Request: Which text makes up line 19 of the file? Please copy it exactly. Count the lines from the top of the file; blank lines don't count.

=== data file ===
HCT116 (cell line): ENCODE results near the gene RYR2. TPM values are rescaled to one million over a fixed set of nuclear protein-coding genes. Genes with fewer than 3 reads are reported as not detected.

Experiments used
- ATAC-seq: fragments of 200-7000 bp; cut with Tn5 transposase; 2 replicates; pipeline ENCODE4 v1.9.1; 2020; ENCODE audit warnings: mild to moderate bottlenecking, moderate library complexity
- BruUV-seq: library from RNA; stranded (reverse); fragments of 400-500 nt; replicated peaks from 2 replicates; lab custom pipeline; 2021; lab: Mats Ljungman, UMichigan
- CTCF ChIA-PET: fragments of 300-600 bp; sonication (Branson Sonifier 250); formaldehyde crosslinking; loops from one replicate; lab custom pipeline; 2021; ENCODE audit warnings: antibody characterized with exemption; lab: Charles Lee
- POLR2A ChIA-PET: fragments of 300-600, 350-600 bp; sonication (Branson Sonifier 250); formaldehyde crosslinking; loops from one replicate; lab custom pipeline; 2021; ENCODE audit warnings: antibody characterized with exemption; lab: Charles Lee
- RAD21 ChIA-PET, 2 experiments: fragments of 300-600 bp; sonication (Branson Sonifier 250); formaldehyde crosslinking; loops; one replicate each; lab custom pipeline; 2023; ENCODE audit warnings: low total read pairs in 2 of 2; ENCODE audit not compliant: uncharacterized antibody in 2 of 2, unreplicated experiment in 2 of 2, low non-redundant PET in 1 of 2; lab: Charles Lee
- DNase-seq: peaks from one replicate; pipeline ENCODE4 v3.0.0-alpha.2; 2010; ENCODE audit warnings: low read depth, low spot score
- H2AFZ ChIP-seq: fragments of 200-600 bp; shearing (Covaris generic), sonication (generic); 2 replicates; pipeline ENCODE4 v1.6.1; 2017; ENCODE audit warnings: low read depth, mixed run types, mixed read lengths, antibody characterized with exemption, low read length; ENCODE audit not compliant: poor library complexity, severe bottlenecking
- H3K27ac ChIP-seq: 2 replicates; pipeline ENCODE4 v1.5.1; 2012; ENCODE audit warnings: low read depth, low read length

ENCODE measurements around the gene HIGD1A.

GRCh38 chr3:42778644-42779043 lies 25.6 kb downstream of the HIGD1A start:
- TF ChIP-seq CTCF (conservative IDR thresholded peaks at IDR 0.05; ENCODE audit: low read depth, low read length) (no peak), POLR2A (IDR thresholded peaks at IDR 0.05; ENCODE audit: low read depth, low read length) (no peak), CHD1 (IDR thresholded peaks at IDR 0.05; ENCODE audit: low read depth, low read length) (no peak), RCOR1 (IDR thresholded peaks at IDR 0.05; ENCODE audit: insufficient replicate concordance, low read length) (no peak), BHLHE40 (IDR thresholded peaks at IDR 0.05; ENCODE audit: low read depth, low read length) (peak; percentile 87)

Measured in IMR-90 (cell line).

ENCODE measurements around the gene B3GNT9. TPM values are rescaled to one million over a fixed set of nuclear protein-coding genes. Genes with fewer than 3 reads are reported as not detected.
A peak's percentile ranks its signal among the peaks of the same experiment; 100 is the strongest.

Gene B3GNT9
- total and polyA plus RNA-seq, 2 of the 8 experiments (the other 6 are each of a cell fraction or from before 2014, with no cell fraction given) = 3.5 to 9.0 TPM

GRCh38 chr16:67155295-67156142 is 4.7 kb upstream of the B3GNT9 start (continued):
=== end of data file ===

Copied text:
GRCh38 chr16:67155295-67156142 is 4.7 kb upstream of the B3GNT9 start (continued):